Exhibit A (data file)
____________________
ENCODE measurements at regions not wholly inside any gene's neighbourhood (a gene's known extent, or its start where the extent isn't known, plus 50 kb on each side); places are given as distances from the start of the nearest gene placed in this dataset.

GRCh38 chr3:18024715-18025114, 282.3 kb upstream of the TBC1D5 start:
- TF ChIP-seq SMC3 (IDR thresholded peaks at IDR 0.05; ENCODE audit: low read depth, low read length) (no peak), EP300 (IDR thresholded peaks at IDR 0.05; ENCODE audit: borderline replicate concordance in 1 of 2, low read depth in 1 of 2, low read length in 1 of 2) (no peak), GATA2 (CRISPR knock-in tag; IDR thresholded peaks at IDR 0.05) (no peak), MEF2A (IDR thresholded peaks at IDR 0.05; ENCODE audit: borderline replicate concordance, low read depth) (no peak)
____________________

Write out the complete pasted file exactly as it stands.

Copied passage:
ENCODE measurements at regions not wholly inside any gene's neighbourhood (a gene's known extent, or its start where the extent isn't known, plus 50 kb on each side); places are given as distances from the start of the nearest gene placed in this dataset.

GRCh38 chr3:18024715-18025114, 282.3 kb upstream of the TBC1D5 start:
- TF ChIP-seq SMC3 (IDR thresholded peaks at IDR 0.05; ENCODE audit: low read depth, low read length) (no peak), EP300 (IDR thresholded peaks at IDR 0.05; ENCODE audit: borderline replicate concordance in 1 of 2, low read depth in 1 of 2, low read length in 1 of 2) (no peak), GATA2 (CRISPR knock-in tag; IDR thresholded peaks at IDR 0.05) (no peak), MEF2A (IDR thresholded peaks at IDR 0.05; ENCODE audit: borderline replicate concordance, low read depth) (no peak)